Syd. & P. Syd., Ann. Mycol. 15: 258. 1917. Fig. 53.

Fig. 53. Stenocarpella spp. A. Zea mays infected with Stenocarpella maydis. B–K. Asexual morphs. B. Conidiomata with exuding conidial mass on pine needle agar of Stenocarpella maydis (ex-epitype CBS 117559). C. Hyaline layer of conidiogenous cells giving rise to brown conidial mass of Stenocarpella macrospora (CPC 11863). D–F. Conidiogenous cells giving rise to conidia. D, E. Stenocarpella macrospora (CPC 11863). F. Stenocarpella maydis (ex-epitype CBS 117559). G–I. Conidia. G, H. Stenocarpella macrospora (CPC 11863). I. Stenocarpella maydis (ex-epitype CBS 117559). J. Conidiogenous cells giving rise to beta conidia of Stenocarpella macrospora (CPC 11863). K. Beta conidia of Stenocarpella macrospora (CPC 11863). Scale bars = 10 μm. All pictures except for A taken from Lamprecht et al. (2011).

Synonyms: Hendersoniopsis Woron., Fungal and Bacterial Diseases of Agricultural Plants: 255. 1922.

Phaeostagonosporopsis Woron., La Defense des Plantes, Leningrad 2: 333. 1925.

Classification: Sordariomycetes, Diaporthomycetidae, Diaporthales, Diaporthaceae.

Type species: Stenocarpella macrospora (Earle) B. Sutton, basionym: Diplodia macrospora Earle. Isotype: IMI 12790. Ex-epitype strain designated by Crous et al. (2006b): CBS 117560 = MRC 8615.

DNA barcodes (genus): LSU, ITS.

DNA barcodes (species): ITS, tef1. Table 19.

Table 19. DNA barcodes of accepted Stenocarpella spp.

Species Isolates1 GenBank accession number2 References
ITS tef1
Stenocarpella macrospora CBS 117560ET FR748048 MG934504 Lamprecht et al. (2011), present study
S. maydis CBS 117558ET FR748051 FR748080 Lamprecht et al. (2011)

CBS: Westerdijk Fungal Biodiversity Institute, Utrecht, The Netherlands. ET indicates ex-epitype strains.


ITS: internal transcribed spacers and intervening 5.8S nrDNA; tef1: partial translation elongation factor 1-alpha gene.

Mycelium immersed, brown, branched, septate. Conidiomata pycnidial, solitary or sometimes confluent, globose or elongated, dark brown, subepidermal, unilocular; conidiomatal wall composed of dark brown, thick-walled cells of textura angularis; neck single, circular, papillate, protruding. Conidiophores usually reduced to conidiogenous cells. Conidiogenous cells enteroblastic, phialidic, determinate, discrete, rarely integrated on 1-septate conidiophores, cylindrical, collarette with minute channel, periclinal wall thickened, formed from inner cells of pycnidial wall. Conidia pale brown, 0−3-septate, continuous or constricted, cylindrical to fusiform, straight or curved, apex obtuse, base tapered and truncate, thick and smooth-walled, eguttulate. Beta conidia absent or present, hyaline, scolecosporous, curved. Sexual morph unknown (adapted from Sutton 1980).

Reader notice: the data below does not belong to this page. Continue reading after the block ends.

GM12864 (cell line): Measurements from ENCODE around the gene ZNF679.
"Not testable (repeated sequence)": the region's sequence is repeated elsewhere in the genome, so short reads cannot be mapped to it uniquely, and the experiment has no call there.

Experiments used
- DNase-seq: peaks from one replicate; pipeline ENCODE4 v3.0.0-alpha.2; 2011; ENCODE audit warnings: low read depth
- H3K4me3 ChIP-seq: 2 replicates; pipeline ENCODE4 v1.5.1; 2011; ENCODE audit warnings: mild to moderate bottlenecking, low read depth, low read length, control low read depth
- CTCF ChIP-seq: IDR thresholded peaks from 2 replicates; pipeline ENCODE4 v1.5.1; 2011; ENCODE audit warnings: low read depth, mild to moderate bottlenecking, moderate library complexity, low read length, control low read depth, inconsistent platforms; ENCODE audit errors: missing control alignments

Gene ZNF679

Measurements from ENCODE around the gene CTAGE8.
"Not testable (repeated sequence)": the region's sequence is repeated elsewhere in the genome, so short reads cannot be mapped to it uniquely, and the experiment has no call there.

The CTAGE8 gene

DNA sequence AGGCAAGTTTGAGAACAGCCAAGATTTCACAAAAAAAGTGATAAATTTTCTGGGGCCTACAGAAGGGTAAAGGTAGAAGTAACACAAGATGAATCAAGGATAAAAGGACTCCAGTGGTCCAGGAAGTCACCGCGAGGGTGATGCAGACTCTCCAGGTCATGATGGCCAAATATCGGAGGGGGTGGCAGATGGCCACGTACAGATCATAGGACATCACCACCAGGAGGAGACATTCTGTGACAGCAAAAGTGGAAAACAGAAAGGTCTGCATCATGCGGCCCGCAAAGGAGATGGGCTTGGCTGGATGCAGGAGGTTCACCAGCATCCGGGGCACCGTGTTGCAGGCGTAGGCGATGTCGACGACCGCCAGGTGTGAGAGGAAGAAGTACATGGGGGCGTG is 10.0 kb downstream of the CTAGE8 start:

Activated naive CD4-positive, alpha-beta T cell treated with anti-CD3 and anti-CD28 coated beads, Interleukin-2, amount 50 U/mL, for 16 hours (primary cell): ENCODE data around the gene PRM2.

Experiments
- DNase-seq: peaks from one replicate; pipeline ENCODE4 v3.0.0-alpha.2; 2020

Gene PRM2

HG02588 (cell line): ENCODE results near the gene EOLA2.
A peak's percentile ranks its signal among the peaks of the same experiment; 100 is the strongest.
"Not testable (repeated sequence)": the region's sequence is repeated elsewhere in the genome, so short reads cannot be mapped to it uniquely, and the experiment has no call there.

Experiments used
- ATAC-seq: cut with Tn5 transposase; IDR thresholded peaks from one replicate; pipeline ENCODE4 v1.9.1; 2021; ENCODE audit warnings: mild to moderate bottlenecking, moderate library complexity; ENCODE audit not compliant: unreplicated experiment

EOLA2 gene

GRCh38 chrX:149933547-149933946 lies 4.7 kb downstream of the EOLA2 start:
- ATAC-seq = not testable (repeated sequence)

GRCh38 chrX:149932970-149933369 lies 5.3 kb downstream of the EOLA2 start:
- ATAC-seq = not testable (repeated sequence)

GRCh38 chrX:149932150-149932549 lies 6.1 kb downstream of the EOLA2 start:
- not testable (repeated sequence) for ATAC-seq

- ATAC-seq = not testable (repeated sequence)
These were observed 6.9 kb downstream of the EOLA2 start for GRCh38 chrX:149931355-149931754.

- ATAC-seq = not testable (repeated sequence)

Culture characteristics: Colonies flat, with abundant aerial mycelium giving a cottony appearance; under continuous near-ultraviolet light abundant sporulation in 1 wk. On OA surface white to rosy buff to vinaceous buff, centre isabelline; reverse vinaceous buff, centre isabelline.

Optimal media and cultivation conditions: OA and PNA at 25 °C under continuous near-ultraviolet light to promote sporulation.

Distribution: Africa, America, Asia and Europe.

Host: Zea mays (Poaceae).

Notes: The genus Stenocarpella was introduced by Sydow & Sydow (1917), with S. zeae designated as type species. Sutton (1977) synonymised S. zeae with Diplodia macrospora, transferring this latter species to Stenocarpella, recognising S. macrospora as the correct name for the type species. Two species are included in this genus i.e. S. macrospora and S. maydis, which cause Diplodia ear rot of maize (Crous et al. 2006b).

 Stenocarpella was initially placed in the Botryosphaeriaceae (Botryosphaeriales) because of the similarity with Diplodia. In a phylogenetic study based on LSU sequences, Crous et al. (2006b) showed that Stenocarpella belongs to the Diaporthaceae (Diaporthales). Subsequently, Lamprecht et al. (2011) confirmed this placement based on ITS and tef1 sequences.

References: Sutton, 1977, Sutton, 1980 (morphology and pathogenicity); Crous et al. 2006b (morphology and phylogeny); Lamprecht et al. 2011 (morphology, pathogenicity and phylogeny).

Authors: Y. Marin-Felix & P.W. Crous